Virginia Begins Processing Eviction Cases Again
Virginia’s moratorium on all non-emergency court proceedings ended Monday, meaning judges can begin hearing eviction cases against tenants who are struggling to pay rent due to the coronavirus pandemic.
At least 700 eviction cases are scheduled in courts across the state over the next three weeks, according to the Virginia Poverty Law Center. More than 100 are in Hampton Roads.
Gov. Ralph Northam has said the Commonwealth is implementing measures to protect people from evictions.
A recently-passed state law delays eviction hearings 60 days for people who can prove they have lost income due to the COVID-19 pandemic. The CARES Act — a separate law passed by Congress — also halts evictions for people living in federally-subsidized housing or at a property with a federally-backed mortgage.
Still, Steve Fischbach, the litigation director of the Virginia Poverty Law Center, said many Virginians could be evicted in the coming weeks. Virginia has issued no guidance about how it’s applying and enforcing the 60-day delay and the CARES Act, he said.
"For tenants represented by lawyers, there’s a much lower chance of folks getting evicted. Most tenants go to court without lawyers and hence don’t even know that they have those two protections," he said.
Tenants who have been struggling to pay rent amid the outbreak previously had a reprieve from evictions. Beginning in March, the Virginia Supreme Court issued multiple orders halting court proceedings to prevent the spread of the coronavirus in courtrooms.
The move also provided eviction protections to many people residing in hotels and motels.
In its order resuming non-emergency court proceedings, the Virginia Supreme Court said the moratorium on proceedings created a backlog of 673,000 court cases. The order gave local courts authority to reopen courthouses if they deem it safe.
Some have declined to hear cases yet, including the Richmond City General District Court and courts in Northern Virginia. But courts in Williamsburg/James City, Chesapeake and Hampton, among others, are reopening and have scheduled dozens of eviction cases for the coming weeks, according to the Poverty Law Center.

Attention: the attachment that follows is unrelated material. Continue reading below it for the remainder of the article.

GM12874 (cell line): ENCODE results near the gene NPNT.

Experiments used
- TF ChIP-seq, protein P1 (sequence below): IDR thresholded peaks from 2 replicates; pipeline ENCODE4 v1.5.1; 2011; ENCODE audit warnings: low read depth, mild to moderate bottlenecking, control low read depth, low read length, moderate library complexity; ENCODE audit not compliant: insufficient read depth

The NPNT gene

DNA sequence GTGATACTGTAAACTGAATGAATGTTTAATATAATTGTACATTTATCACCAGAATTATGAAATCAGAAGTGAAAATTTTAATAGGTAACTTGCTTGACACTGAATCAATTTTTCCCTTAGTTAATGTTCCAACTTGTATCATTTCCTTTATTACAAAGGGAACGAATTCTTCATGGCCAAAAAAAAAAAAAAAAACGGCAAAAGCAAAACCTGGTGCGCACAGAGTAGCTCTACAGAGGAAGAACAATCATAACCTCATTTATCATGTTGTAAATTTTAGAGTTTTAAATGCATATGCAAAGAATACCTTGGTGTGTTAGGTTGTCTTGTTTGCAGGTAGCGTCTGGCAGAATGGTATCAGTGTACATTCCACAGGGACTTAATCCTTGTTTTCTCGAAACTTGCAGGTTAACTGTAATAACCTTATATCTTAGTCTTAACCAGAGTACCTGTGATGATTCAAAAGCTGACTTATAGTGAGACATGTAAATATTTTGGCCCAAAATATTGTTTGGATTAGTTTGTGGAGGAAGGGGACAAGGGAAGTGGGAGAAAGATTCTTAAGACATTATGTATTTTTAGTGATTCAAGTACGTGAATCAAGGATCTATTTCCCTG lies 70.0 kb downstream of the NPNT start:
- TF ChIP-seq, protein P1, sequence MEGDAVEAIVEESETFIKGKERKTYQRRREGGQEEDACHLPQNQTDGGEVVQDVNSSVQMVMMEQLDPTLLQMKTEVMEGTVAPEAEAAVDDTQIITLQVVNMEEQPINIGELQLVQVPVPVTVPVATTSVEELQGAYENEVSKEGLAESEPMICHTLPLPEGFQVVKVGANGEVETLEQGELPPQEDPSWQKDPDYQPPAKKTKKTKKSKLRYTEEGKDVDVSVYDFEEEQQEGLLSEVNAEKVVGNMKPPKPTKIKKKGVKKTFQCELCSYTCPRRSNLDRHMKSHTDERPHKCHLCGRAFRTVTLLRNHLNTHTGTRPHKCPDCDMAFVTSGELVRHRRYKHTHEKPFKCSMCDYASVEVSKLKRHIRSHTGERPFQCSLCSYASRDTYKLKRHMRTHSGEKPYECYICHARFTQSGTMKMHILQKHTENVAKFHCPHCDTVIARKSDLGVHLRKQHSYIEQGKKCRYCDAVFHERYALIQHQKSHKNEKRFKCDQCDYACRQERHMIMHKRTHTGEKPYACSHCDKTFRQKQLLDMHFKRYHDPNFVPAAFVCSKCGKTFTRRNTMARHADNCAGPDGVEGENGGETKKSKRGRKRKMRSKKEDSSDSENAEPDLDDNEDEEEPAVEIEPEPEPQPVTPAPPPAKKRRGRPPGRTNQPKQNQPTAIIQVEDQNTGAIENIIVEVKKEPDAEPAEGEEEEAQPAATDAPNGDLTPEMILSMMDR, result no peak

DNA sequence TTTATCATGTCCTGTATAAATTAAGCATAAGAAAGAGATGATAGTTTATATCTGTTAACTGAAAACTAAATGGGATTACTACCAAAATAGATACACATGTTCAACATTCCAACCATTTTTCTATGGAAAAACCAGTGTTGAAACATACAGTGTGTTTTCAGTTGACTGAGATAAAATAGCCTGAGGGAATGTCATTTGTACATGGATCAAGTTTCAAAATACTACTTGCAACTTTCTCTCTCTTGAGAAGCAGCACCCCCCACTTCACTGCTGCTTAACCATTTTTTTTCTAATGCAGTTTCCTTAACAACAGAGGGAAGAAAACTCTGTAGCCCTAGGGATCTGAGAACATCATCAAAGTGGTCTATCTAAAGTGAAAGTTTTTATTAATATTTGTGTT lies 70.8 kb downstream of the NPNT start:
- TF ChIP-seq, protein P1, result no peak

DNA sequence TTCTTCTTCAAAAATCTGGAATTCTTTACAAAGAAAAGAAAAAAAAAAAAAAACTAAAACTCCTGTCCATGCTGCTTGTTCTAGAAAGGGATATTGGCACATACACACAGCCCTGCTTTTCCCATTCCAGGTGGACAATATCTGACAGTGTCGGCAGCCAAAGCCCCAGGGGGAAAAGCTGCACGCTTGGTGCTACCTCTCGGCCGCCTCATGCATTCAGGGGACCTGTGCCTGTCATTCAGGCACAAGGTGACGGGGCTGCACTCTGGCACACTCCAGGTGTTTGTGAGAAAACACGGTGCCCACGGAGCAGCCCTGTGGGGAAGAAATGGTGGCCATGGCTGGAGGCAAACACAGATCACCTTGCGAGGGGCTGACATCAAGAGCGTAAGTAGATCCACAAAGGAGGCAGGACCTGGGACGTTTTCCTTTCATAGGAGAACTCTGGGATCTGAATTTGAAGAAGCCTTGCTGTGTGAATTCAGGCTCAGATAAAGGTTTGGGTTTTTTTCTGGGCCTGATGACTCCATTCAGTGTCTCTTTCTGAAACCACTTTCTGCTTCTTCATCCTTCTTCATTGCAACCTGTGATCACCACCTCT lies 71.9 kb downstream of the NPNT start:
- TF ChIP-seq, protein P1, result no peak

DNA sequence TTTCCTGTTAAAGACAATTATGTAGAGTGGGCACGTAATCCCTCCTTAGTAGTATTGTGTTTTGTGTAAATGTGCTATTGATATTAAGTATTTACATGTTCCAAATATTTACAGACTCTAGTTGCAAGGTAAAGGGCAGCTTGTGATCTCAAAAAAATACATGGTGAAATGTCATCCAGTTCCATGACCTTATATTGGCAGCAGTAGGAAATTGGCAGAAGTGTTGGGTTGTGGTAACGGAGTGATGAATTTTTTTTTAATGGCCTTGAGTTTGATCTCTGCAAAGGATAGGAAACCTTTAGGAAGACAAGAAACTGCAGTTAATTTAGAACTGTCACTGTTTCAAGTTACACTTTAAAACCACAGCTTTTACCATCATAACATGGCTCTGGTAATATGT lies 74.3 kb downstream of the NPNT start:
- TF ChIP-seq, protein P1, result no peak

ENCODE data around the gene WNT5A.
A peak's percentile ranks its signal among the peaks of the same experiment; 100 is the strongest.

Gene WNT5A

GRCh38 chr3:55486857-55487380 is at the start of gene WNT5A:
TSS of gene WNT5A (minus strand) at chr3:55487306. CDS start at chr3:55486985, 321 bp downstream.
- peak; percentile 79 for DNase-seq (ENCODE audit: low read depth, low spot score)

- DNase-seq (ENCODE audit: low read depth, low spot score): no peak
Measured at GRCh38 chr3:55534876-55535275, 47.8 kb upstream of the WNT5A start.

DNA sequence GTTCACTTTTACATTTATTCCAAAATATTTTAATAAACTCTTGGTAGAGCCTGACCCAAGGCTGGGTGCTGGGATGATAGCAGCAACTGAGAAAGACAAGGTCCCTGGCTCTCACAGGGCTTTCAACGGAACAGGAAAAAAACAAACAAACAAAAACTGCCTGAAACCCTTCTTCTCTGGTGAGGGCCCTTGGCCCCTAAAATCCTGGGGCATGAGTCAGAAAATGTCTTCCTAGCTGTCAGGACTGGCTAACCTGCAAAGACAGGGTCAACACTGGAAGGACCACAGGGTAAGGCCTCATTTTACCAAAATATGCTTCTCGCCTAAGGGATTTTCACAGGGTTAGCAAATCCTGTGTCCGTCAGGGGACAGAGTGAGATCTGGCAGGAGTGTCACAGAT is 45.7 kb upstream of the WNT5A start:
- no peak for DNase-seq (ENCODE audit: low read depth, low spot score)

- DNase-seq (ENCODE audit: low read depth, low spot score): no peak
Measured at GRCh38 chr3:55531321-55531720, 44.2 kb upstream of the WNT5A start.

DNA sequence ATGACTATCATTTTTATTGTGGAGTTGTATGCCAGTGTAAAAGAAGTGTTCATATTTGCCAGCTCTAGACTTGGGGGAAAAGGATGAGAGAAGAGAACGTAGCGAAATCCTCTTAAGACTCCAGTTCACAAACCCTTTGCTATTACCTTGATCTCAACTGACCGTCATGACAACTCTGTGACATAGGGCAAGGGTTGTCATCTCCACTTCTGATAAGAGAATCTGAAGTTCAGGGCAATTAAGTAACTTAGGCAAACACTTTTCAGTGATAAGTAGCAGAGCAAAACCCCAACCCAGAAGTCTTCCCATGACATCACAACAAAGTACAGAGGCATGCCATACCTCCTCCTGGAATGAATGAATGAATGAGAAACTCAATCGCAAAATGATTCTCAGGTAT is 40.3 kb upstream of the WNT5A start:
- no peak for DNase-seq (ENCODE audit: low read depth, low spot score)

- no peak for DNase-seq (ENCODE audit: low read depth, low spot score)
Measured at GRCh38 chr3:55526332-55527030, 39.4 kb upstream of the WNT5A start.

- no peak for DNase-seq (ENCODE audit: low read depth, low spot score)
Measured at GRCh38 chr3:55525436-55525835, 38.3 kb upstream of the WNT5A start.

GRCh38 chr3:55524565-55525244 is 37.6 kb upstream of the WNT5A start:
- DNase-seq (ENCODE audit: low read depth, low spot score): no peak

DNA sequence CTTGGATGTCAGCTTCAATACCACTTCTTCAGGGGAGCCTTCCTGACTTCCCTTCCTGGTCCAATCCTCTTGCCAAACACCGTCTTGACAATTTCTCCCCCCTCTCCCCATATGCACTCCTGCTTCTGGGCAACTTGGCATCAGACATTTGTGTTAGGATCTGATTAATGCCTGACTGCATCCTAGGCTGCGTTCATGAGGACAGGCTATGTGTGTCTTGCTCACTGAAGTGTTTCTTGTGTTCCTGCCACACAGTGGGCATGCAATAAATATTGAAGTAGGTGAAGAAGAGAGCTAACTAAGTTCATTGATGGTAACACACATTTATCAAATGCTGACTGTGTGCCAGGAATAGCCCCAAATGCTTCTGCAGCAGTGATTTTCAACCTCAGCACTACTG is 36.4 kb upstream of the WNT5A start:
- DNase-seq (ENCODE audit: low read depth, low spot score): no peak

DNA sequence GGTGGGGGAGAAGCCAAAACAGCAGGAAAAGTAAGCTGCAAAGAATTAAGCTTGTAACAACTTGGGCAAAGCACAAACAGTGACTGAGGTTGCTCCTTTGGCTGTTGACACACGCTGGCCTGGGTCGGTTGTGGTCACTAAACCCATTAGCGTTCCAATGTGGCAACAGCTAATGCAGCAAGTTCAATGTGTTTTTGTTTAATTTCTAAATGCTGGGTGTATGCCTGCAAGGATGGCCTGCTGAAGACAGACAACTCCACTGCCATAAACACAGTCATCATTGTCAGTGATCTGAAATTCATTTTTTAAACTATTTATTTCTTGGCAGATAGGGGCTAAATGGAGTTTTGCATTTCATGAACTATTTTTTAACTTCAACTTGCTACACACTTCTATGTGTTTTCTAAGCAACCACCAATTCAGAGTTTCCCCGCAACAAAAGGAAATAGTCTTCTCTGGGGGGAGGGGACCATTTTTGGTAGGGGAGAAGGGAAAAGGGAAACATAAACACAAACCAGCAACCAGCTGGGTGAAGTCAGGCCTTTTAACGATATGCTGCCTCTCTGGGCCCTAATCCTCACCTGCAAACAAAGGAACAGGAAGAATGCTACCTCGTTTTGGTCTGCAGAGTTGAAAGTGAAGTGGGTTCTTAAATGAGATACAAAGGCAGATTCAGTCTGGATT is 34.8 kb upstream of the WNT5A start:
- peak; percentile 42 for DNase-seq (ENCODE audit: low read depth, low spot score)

The hearings start as other states, including Florida, California and New York have issued orders banning evictions until at least the end of May because many people remain laid off because of the COVID-19 pandemic.
Fischbach said there are also safety concerns about resuming eviction cases.
Some tenants may be afraid to show up to an eviction hearing for fear of contracting the virus. The result could be a default judgement in which a judge ultimately approves an eviction because the landlord is present in court while the tenant is not.
"Virginia needs to do what Florida and other states are doing — extending those moratoriums because we're still in a public health crisis," Fischbach said.
The Commonwealth already has a history with evictions. Several of its cities had some of the highest eviction rates in the country before the pandemic.
Since the outbreak started, the state has received more criticism for its eviction protections. In April, Princeton University's Eviction Lab reviewed eviction policies in all 50 states and ranked Virginia 31st. The researchers at the lab said that while Virginia paused evictions, landlords could still file eviction lawsuits that would be heard when courts reopen.
"Without further action and supportive measures, Virginia could see a surge of evictions immediately following the pandemic,” the researchers wrote.
When asked during a Monday press conference why Virginia hasn’t issued an order extending eviction protections similar to other states, Gov. Ralph Northam said he wasn’t prepared to make comparisons.
He noted that landlords with state-backed loans can get a 90-day mortgage deferral if they give tenants more time to pay rent. The state is also providing non-profit housing organizations with $12 million to expand housing services, he said.
"We’re hoping to prevent any evictions especially during this COVID-19. We’ll continue to follow those guidelines," Northam said.